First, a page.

We rely on sharp blades in our daily lives for domestic purposes, medical use, the food and catering sector, agricultural and industrial applications and everything in between. There are no corners of our society that do not benefit from the ready availability of sharp blades. Coupled inextricably with the demand for sharp blades in our homes and work places, is the age-old, relentless battle we wage against the dulling (wear) of our sharp edges.
Some blades, like knives, we strive to maintain in tip top shape and they require regular attention to keep their edges suitably sharp. Other blades are treated as consumables and are regularly replaced when they lose their sharpness. Stainless steel cutting edges like those on a razor blade, begin with an extremely sharp edge to which a coating layer may be added, which is harder than the steel itself, like diamond, amorphous diamond or diamond-like carbon. These coatings function to augment the strength of the blade and improve their corrosion resistance. The hard coatings applied to the razor’s cutting edge permit thinner edges and allow lower cutting forces to be applied.
Cutting edges like knives and scalpels require regular sharpening to maintain their sharpness but consumables like shaving razors are quickly disposed of when their edge becomes dull. This universal loss of sharpness that occurs on precisely engineered blades surprisingly occurs after cutting materials that are a great deal softer (~50x) than the blades themselves.
This phenomenon has been examined in close detail to determine how a razor blade can be damaged just by cutting human hair. It has been discovered that shaving hair deforms the blade in a more complex way than first thought. Shaving doesn’t simply wear down the edge with use over time. Studies at MIT revealed that even a single strand of hair can cause the edge of the razor blade to chip under certain conditions. Further examination showed that once an initial crack is formed, the blade becomes susceptible to the formation of further chips and cracks which quickly build up and soon render the razor’s edge dull.
It has been determined that the microscopic structure of the blade plays a critical role in the chipping of the blade edge. Logically, the blade is more susceptible to chipping and cracking if the microstructure of the steel is not uniform. Along with defects in the microscopic structure of the steel, another contributing factor to initiating the cracks is the blade’s approaching angle to the strands of hair.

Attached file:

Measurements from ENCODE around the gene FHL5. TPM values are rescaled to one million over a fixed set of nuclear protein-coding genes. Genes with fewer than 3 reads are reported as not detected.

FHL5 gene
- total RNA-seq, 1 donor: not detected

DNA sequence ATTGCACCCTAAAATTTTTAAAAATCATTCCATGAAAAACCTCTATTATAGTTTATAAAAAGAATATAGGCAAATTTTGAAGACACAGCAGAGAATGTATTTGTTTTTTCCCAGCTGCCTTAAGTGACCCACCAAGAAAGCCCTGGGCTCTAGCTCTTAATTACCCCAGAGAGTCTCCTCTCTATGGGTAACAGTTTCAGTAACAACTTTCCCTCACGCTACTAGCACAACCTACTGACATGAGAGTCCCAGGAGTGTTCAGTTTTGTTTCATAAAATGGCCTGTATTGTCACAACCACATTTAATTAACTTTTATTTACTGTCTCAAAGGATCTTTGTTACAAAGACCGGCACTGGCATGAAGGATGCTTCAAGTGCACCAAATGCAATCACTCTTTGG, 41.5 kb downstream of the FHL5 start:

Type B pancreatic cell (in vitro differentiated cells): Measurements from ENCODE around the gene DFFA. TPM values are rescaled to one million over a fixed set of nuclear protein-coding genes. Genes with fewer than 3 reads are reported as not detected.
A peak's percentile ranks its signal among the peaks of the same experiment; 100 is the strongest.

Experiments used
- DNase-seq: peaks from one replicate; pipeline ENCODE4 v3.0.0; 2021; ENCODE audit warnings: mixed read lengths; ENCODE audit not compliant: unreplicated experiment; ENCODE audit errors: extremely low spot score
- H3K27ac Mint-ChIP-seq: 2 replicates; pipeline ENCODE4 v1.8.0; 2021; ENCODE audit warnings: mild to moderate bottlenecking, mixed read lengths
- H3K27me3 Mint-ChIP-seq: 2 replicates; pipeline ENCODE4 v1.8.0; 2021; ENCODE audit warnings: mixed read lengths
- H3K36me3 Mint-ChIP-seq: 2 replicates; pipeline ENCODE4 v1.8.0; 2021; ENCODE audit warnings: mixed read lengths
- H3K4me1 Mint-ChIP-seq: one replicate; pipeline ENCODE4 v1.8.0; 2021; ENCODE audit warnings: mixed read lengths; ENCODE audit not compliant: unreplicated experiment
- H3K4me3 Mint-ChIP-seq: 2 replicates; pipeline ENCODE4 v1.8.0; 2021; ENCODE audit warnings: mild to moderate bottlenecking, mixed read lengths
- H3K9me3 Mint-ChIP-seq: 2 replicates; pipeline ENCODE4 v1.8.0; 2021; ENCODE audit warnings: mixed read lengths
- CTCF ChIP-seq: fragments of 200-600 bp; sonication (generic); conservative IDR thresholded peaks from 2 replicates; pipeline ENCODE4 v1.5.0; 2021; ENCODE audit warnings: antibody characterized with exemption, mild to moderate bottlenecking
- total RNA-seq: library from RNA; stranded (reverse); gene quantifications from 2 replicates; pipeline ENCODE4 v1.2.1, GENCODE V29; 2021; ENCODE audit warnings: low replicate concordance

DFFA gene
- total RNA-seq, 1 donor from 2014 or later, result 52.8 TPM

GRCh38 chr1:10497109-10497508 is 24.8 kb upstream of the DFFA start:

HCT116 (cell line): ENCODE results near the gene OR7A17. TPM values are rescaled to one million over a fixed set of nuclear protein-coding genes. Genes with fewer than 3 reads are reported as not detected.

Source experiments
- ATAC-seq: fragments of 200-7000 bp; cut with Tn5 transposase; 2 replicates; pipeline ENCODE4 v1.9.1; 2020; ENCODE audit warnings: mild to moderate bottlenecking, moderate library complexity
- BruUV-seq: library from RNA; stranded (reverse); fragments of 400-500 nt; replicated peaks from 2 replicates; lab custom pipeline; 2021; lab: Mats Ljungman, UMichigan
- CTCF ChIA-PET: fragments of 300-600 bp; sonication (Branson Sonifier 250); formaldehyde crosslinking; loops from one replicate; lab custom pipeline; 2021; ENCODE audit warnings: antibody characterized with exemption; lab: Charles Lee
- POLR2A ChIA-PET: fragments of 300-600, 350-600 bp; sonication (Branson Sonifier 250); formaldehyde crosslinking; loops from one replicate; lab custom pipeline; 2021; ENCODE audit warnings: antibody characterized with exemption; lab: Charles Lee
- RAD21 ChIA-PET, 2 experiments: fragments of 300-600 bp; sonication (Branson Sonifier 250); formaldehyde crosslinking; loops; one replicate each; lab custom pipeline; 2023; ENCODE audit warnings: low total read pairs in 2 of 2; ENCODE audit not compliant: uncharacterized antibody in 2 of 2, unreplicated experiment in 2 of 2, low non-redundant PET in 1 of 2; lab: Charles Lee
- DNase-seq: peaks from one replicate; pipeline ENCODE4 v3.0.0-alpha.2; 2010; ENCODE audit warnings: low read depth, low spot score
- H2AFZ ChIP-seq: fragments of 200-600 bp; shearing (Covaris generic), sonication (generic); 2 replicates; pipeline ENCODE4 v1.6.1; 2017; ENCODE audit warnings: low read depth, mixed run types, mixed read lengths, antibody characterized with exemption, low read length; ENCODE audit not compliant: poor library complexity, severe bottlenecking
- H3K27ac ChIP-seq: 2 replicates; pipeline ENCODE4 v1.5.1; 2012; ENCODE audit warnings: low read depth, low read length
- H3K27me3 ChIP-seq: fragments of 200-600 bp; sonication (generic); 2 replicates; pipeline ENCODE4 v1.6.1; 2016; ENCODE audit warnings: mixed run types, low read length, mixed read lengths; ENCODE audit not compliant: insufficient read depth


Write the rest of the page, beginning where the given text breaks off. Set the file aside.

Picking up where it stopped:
Exploring the microstructure of metals gives clues as to what governs their eventual deformation. Studies of the shaving process have included the imaging of the razor’s edge after each shave, by scanning electron microscope. This process has enabled engineers to track how the blade’s edge wore down and dulled over time.
The scanning electron microscope imaging has confirmed that it isn’t so much wear that dulls the blade, but the formation of chips and cracks along the razor’s edge. The chipping was confined to certain locations along the blade and occurred mainly when the hair being cut was bending. However, it became apparent from the imaging that the cutting of the hair at an angle perpendicular to the blade did not cause the chipping.
Further studies revealed that there were at least three factors at play, all combining to cause chipping of the blade edge. Failure was most likely to occur when the blade struck the hair at an angle, when the blade was composed of heterogenous steel and when the edge of the strand of hair met the heterogenous steel blade at a weak point in its structure. This condition is known as stress intensification, which can occur when the hard material’s structure already has microcracks. The initial microcracks in the heterogenous steel enable the cracks to grow into chips, even if the stress is applied by a soft material.
With a greater understanding of the complexity of the factors that are at play in the blunting of a sharp edge, solutions to the problem can be postulated. The sharpness of a kitchen knife might be preserved longer if the cook cuts straight down into foods, rather than slicing on an angle. Also, blade manufacturers could investigate the advantages of using more homogenous materials to produce more chip-resistant blades that will maintain their sharpness longer.
The goal, therefore, is to manufacture more chip-resistant blades, so they last longer. One of the keys to achieving this is to process the steel used in the blades into a more homogenous form.
Further information: G. Roscioli el al., “How hair deforms steel,” Science (2020). science.sciencemag.org/cgi/doi … 1126/science.aba9490
Keywords: sharp blades, blunt, dull edge, heterogenous steel, wear,
homogenous materials, stress intensification, blade deformation,
sharpness, knives, razor blades.
Founder of TriboNet, Editor, PhD (Tribology), Tribology Scientist at ASML, The Netherlands. Expertise in lubrication, friction, wear and contact mechanics with emphasis on modeling. Creator of Tribology Simulator.